The comprehensive global study by Lancet (2016) endorses that India isn’t one of those countries which have achieved the Millennium Development Goal of ending maternal mortality. But, it also throws light on how measures like health-data monitoring, expanding coverage and quality of reproductive health services, access to contraception and safe abortion to address high adolescent fertility and capacity building – are desirable to tackle the challenge of maternal deaths. Nowhere does it establish a relationship between women’s absolute right to abort as a measure to reduce maternal death. 

Our approach must shift from being the moral police to providing essential healthcare and medico-legal arrangements.

In A Nutshell

There is, no doubt, a need to solve the problem of maternal mortality and enhancing the quality of the lives of a mother and of children. But, our approach must shift from being the moral police to providing essential healthcare and medico-legal arrangements. 

Similar Posts

A former Assistant Secretary with the Ministry of Women and Child Development in West Bengal for three months, Lakshmi Bhavya has been championing the cause of menstrual hygiene in her district. By associating herself with the Lalana Campaign, a holistic menstrual hygiene awareness campaign which is conducted by the Anahat NGO, Lakshmi has been slowly breaking taboos when it comes to periods and menstrual hygiene.

A Gender Rights Activist working with the tribal and marginalized communities in india, Srilekha is a PhD scholar working on understanding body and sexuality among tribal girls, to fill the gaps in research around indigenous women and their stories. Srilekha has worked extensively at the grassroots level with community based organisations, through several advocacy initiatives around Gender, Mental Health, Menstrual Hygiene and Sexual and Reproductive Health Rights (SRHR) for the indigenous in Jharkhand, over the last 6 years.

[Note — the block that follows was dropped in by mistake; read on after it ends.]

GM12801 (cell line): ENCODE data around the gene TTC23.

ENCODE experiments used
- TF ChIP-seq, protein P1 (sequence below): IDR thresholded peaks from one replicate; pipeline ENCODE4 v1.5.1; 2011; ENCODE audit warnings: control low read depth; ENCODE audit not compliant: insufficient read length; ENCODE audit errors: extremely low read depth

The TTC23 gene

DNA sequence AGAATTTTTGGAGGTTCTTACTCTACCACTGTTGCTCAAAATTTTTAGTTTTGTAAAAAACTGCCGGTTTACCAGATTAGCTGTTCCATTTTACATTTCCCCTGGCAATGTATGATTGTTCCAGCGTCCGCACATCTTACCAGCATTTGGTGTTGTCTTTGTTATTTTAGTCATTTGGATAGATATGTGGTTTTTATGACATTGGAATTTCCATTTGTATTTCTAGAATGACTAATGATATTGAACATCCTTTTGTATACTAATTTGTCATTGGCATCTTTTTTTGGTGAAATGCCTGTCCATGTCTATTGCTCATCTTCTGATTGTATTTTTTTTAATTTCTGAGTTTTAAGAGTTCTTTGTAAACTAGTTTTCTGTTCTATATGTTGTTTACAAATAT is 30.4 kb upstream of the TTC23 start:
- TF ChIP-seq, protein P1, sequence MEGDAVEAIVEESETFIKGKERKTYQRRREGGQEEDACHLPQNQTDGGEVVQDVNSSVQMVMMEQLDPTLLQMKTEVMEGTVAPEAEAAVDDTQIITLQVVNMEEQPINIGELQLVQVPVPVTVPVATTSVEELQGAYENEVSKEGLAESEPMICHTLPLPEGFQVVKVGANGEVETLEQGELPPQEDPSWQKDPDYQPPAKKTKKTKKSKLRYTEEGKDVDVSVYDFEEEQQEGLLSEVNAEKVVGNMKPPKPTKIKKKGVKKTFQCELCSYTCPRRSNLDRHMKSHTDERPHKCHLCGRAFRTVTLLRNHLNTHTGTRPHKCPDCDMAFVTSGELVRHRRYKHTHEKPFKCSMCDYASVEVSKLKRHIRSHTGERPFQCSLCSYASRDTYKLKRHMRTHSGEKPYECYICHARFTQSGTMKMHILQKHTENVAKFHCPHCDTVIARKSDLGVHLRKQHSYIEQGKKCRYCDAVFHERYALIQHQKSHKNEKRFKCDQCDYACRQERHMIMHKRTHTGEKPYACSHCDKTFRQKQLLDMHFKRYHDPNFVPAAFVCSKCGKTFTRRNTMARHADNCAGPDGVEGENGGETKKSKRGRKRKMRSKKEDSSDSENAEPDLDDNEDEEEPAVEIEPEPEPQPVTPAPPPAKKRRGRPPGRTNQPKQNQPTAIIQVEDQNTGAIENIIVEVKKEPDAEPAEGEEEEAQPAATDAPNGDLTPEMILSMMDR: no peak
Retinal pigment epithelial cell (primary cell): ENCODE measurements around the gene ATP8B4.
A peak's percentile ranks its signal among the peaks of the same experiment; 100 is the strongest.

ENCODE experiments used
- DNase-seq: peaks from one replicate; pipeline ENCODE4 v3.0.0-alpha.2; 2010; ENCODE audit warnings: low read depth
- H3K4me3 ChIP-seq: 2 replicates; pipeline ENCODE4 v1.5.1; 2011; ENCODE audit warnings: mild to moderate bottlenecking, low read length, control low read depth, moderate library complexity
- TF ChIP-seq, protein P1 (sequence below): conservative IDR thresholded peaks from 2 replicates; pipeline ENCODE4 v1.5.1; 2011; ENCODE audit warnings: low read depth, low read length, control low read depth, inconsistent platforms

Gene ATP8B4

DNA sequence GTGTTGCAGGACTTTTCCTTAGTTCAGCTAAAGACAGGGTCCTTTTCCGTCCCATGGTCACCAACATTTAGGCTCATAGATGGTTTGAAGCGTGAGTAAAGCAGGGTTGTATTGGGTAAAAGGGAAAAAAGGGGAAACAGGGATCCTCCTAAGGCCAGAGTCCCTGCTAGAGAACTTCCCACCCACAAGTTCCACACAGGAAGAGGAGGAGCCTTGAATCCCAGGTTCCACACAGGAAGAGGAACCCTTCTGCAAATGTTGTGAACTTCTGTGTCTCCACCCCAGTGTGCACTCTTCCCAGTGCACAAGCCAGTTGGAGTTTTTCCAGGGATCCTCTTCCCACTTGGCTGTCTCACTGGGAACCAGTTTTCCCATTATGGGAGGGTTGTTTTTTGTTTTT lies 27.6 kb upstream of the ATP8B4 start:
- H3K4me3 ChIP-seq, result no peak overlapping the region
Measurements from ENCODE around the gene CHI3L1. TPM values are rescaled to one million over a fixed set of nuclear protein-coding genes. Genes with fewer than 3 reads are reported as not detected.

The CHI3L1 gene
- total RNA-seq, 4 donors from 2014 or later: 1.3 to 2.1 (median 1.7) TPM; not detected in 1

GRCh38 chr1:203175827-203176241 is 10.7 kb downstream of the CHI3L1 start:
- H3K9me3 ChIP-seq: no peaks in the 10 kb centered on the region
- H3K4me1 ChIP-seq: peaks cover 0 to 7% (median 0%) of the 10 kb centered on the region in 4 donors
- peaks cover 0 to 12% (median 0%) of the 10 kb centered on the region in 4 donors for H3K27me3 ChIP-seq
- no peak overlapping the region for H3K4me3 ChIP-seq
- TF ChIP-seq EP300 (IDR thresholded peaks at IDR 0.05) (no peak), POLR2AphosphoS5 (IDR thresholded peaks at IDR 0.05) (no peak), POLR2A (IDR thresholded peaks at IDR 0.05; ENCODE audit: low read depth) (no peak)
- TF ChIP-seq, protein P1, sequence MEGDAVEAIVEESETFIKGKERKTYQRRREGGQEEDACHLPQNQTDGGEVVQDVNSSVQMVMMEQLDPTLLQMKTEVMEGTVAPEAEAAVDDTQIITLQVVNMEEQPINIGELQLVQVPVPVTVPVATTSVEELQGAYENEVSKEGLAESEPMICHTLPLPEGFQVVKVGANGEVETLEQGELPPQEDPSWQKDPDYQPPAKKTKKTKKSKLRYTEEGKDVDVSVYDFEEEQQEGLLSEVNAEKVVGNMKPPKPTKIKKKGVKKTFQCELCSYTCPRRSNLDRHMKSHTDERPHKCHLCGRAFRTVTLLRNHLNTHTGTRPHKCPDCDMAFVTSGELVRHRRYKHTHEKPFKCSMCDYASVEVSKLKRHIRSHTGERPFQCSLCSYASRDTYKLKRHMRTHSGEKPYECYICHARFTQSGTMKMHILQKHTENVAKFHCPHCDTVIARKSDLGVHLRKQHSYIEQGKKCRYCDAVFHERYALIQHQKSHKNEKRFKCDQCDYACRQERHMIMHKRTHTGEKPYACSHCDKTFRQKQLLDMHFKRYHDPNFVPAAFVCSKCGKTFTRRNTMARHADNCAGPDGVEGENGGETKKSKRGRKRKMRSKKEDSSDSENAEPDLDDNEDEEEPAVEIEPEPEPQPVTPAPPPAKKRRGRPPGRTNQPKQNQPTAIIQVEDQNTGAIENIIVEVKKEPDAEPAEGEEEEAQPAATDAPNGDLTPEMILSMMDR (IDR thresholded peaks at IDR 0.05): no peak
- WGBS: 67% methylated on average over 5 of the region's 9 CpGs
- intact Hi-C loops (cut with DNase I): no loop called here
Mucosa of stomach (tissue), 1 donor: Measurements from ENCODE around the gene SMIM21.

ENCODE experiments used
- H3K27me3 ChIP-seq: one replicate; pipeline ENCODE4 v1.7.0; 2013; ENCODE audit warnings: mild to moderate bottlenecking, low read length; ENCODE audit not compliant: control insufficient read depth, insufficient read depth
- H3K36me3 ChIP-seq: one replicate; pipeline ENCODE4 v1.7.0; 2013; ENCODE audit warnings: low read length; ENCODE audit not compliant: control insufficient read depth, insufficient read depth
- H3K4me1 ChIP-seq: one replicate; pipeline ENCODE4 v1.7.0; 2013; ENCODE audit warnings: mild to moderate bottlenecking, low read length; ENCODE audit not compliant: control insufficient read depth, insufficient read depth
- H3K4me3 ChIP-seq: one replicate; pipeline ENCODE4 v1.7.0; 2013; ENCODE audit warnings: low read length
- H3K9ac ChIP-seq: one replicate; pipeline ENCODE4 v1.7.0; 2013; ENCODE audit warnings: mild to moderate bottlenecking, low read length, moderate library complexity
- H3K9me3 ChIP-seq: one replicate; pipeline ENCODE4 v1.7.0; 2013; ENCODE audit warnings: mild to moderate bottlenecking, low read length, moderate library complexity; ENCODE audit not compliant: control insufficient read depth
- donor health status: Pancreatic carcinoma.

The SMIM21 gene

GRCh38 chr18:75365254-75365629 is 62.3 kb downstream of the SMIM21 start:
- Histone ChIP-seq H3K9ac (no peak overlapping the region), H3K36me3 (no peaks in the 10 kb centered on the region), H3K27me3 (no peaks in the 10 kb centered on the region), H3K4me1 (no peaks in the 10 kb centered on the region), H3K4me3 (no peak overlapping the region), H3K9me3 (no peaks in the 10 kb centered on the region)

Srilekha has also contributed to sustainable livelihood projects and legal aid programs for survivors of sex trafficking. She has been conducting research based programs on maternal health, mental health, gender based violence, sex and sexuality. Her interest lies in conducting workshops for young people on life skills, feminism, gender and sexuality, trauma, resilience and interpersonal relationships.

A Guwahati-based college student pursuing her Masters in Tata Institute of Social Sciences, Bidisha started the #BleedwithDignity campaign on the technology platform Change.org, demanding that the Government of Assam install
biodegradable sanitary pad vending machines in all government schools across the state. Her petition on Change.org has already gathered support from over 90000 people and continues to grow.

Bidisha was selected in Change.org’s flagship program ‘She Creates Change’ having run successful online advocacy
campaigns, which were widely recognised. Through the #BleedwithDignity campaign; she organised and celebrated World Menstrual Hygiene Day, 2019 in Guwahati, Assam by hosting a wall mural by collaborating with local organisations. The initiative was widely covered by national and local media, and the mural was later inaugurated by the event’s chief guest Commissioner of Guwahati Municipal Corporation (GMC) Debeswar Malakar, IAS.

Sign up for the Youth Ki Awaaz Prime Ministerial Brief below